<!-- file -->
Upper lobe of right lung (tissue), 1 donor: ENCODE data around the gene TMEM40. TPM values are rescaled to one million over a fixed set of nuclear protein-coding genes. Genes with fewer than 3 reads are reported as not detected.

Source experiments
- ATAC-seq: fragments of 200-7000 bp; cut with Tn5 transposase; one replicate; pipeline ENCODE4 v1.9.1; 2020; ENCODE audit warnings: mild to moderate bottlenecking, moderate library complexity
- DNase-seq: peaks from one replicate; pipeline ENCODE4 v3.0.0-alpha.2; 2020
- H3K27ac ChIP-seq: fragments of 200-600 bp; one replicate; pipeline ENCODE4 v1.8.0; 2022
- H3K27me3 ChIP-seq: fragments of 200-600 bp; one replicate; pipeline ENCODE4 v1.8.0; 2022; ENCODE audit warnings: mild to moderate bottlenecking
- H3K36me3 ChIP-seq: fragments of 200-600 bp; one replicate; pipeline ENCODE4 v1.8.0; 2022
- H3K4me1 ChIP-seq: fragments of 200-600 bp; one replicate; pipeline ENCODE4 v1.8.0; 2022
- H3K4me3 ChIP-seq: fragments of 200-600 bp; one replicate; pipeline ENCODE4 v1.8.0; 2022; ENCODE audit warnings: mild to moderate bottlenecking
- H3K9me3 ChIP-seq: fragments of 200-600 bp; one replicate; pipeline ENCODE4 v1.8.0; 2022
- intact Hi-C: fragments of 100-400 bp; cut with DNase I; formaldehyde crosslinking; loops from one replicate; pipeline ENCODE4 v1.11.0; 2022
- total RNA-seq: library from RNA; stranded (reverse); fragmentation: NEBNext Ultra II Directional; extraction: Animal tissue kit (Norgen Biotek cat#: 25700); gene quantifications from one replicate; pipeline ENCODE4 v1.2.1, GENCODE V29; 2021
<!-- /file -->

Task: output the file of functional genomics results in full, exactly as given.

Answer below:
Upper lobe of right lung (tissue), 1 donor: ENCODE data around the gene TMEM40. TPM values are rescaled to one million over a fixed set of nuclear protein-coding genes. Genes with fewer than 3 reads are reported as not detected.

Source experiments
- ATAC-seq: fragments of 200-7000 bp; cut with Tn5 transposase; one replicate; pipeline ENCODE4 v1.9.1; 2020; ENCODE audit warnings: mild to moderate bottlenecking, moderate library complexity
- DNase-seq: peaks from one replicate; pipeline ENCODE4 v3.0.0-alpha.2; 2020
- H3K27ac ChIP-seq: fragments of 200-600 bp; one replicate; pipeline ENCODE4 v1.8.0; 2022
- H3K27me3 ChIP-seq: fragments of 200-600 bp; one replicate; pipeline ENCODE4 v1.8.0; 2022; ENCODE audit warnings: mild to moderate bottlenecking
- H3K36me3 ChIP-seq: fragments of 200-600 bp; one replicate; pipeline ENCODE4 v1.8.0; 2022
- H3K4me1 ChIP-seq: fragments of 200-600 bp; one replicate; pipeline ENCODE4 v1.8.0; 2022
- H3K4me3 ChIP-seq: fragments of 200-600 bp; one replicate; pipeline ENCODE4 v1.8.0; 2022; ENCODE audit warnings: mild to moderate bottlenecking
- H3K9me3 ChIP-seq: fragments of 200-600 bp; one replicate; pipeline ENCODE4 v1.8.0; 2022
- intact Hi-C: fragments of 100-400 bp; cut with DNase I; formaldehyde crosslinking; loops from one replicate; pipeline ENCODE4 v1.11.0; 2022
- total RNA-seq: library from RNA; stranded (reverse); fragmentation: NEBNext Ultra II Directional; extraction: Animal tissue kit (Norgen Biotek cat#: 25700); gene quantifications from one replicate; pipeline ENCODE4 v1.2.1, GENCODE V29; 2021